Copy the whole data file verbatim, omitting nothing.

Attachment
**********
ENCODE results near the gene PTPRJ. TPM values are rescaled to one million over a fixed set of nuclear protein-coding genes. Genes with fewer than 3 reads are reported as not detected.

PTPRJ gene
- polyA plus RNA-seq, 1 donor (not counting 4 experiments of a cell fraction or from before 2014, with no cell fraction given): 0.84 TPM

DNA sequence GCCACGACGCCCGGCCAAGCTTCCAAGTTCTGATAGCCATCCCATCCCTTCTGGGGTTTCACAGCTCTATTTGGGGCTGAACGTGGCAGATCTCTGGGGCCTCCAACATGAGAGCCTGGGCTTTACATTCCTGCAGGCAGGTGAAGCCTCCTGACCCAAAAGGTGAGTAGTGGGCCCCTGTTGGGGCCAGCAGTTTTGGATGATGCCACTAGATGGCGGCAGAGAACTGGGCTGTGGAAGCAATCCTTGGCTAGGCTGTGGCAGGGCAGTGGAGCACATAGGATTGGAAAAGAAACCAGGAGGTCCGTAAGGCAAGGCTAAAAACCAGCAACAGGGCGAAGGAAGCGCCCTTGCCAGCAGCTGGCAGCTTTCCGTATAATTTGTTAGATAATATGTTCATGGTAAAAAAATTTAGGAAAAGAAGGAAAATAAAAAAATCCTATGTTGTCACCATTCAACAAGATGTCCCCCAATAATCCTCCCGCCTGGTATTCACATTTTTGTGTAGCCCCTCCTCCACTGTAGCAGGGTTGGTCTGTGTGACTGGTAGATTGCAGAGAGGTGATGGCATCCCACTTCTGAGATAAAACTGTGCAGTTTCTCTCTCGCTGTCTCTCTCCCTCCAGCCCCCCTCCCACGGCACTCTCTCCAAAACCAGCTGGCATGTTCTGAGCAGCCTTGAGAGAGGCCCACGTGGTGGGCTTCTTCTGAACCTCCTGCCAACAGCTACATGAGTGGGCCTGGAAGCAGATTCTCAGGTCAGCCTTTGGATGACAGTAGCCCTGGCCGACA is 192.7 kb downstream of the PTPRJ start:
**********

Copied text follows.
ENCODE results near the gene PTPRJ. TPM values are rescaled to one million over a fixed set of nuclear protein-coding genes. Genes with fewer than 3 reads are reported as not detected.

PTPRJ gene
- polyA plus RNA-seq, 1 donor (not counting 4 experiments of a cell fraction or from before 2014, with no cell fraction given): 0.84 TPM

DNA sequence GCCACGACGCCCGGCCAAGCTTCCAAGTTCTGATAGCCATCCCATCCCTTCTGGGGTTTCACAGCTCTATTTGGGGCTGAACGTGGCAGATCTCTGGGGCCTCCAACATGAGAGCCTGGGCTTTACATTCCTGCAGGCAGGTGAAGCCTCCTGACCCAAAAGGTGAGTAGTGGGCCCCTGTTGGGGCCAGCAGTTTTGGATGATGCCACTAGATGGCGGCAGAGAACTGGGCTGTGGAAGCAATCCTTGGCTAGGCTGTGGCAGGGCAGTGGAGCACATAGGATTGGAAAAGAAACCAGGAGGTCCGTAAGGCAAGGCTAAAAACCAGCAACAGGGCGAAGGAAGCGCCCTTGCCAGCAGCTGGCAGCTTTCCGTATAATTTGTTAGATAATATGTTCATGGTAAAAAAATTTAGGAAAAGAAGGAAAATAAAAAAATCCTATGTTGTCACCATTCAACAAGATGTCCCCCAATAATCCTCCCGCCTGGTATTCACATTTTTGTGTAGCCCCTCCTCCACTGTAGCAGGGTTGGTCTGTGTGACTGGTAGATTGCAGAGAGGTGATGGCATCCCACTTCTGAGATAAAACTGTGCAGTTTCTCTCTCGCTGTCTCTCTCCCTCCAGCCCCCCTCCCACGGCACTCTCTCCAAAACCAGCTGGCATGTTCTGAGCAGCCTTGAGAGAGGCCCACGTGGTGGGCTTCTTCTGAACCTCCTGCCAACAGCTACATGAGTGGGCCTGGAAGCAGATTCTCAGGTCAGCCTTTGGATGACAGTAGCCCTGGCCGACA is 192.7 kb downstream of the PTPRJ start: